Between the grapes… – Nanda Raemansky

Luscious grapes

My grapes are ripe and it’s time to make wine. I have alot this year. And it is a lot of work to clean all of them, but my first 30 liter of grape must is doing it’s job 🙂

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With the first batch of grape must happy bubbling in the kitchen, yesterday I finally found some time to start a new painting, in the middle of this harvesting and wine making adventure…

A first start…

I took this picture, when I came back from my last visit to my grandmother…

A picture from the bordercrossing during the lockdown at the Scheidingstraat in Eede (NL)

I wasn’t allowed to be on the other side of this gate… At first, I didn’t know there were exceptions for emergency situations, like with my grandmother. But the need to see her one last time was so great, that I tried it anyway and suprisingly they let me in.

Crayon on paper 21 x 30 cm

I thought the best way to capture this sensation of not being allowed in, was by blanking out what’s inside. After trying it out, I thought the result was striking and now I want to make a painting from this. Not exactly the same ofcourse, but a next step in the proces…

Work in progress…

…A funny story happened when I aproached this bordercrossing. There was someone on a scooter handing over or receiving a package thru the gate. When he saw there was a cyclist coming, he started leaving hastily, trying to start his scooter… At a last glance, he saw it was me. He calmed down, smiled and drove away calmly. When I arrived at the gate the other person was gone…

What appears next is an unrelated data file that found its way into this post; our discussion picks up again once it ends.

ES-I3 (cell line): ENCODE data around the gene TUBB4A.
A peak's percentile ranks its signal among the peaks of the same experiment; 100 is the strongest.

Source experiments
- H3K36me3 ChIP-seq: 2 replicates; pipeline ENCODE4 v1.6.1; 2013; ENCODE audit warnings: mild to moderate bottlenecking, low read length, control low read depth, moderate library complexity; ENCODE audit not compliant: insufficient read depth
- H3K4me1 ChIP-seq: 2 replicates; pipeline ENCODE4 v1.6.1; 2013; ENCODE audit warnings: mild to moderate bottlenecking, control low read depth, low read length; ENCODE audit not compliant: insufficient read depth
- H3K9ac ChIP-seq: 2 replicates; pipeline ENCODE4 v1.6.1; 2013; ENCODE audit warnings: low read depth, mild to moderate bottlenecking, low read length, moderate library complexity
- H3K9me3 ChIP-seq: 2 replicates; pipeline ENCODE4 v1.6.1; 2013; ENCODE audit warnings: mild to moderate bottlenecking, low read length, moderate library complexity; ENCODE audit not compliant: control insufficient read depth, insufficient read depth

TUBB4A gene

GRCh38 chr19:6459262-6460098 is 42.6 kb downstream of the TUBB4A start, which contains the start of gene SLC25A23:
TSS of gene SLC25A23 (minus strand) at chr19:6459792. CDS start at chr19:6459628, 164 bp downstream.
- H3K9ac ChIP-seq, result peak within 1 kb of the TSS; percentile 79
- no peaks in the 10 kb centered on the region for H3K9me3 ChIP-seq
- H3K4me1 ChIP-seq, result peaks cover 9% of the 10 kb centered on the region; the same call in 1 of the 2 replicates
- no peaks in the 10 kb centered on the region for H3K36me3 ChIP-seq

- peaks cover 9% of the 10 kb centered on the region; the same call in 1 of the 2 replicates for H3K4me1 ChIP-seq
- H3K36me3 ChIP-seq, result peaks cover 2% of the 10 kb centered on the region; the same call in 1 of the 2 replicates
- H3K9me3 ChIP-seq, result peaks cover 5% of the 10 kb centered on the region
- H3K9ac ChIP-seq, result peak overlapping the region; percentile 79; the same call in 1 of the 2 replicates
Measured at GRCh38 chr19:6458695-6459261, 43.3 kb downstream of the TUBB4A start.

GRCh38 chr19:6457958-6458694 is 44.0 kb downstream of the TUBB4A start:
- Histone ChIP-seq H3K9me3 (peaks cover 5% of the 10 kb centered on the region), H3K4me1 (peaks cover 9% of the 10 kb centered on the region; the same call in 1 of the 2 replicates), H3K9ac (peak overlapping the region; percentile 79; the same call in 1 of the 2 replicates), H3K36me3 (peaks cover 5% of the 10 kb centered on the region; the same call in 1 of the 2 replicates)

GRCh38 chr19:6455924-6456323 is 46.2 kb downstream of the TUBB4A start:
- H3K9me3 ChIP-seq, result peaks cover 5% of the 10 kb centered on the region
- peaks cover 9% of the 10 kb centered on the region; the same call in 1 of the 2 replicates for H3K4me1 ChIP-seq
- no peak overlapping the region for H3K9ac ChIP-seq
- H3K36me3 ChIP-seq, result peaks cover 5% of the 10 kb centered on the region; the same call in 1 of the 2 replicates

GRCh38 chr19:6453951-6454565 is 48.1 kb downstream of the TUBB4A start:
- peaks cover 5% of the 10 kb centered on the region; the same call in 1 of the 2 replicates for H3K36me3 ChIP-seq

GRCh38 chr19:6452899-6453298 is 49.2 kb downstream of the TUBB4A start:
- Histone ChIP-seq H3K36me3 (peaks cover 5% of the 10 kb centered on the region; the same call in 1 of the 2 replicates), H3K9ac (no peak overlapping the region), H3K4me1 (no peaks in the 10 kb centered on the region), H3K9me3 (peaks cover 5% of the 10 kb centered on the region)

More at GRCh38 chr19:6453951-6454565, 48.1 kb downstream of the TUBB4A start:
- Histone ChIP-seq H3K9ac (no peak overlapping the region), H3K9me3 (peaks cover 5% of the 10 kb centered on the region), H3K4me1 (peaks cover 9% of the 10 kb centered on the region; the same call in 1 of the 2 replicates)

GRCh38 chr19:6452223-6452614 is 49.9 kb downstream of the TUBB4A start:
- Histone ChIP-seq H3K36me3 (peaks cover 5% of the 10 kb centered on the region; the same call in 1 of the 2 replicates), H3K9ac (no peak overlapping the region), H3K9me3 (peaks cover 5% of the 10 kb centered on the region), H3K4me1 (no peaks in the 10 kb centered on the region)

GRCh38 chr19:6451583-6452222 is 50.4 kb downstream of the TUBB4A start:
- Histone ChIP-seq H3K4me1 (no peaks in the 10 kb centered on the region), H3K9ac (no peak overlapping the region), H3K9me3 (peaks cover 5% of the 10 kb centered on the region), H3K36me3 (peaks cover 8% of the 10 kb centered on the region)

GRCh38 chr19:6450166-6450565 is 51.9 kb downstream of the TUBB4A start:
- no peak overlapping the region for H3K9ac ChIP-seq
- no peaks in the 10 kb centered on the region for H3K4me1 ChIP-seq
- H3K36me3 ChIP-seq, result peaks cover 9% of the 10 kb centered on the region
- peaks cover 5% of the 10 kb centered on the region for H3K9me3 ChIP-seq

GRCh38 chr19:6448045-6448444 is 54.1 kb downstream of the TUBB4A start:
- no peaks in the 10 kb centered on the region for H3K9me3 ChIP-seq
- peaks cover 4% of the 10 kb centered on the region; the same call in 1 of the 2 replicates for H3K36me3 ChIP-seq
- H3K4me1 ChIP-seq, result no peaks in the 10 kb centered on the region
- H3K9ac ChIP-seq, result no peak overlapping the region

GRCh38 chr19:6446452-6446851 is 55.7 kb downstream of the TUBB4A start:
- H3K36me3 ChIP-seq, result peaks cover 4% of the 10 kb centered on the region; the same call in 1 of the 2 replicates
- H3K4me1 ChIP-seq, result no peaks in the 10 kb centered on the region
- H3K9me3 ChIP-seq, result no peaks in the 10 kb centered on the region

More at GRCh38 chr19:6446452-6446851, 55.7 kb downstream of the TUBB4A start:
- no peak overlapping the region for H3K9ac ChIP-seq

About 500 meters to the left…

This while there was police standing at the other bordercrossing, checking everybody’s papers and reasons to be there. I know the scooter-guy and I know he wasn’t sharing any cookies…

Almost finished..

Of course I had to laugh a bit when I saw this happening. No matter how bad the crisis is and no matter how much they check, somethings you just can’t stop people from doing. Although they try, partying is definetly one of them…

I thought a lot about what would be the best title. Symptoms of COVID19: ‘Separation’ or Symptoms of COVID19: ‘Divide and conquer’. The first one is more about how I personally experienced this gate in the middle of my village and between me and my family.

The second one is prehaps more striking. Since this is the tactic, used to try and control this virus outbreak and also what is happening because of these measures. People are getting devided, not just literally with the social distancing, but also in their minds. As one thinks it is a great idea to fight corona this way and another thinks it’s bullshit or even a hoax, used to set people up against each other and to controlle us in ways they would never be allowed to do, if there had been no virus.

Acrylic on canvas 75 x 115 cm

I think it will be the last one. Symptoms of COVID19: ‘Divide and conquer’ since this symptom is what I still feel the most here today, 4 months later.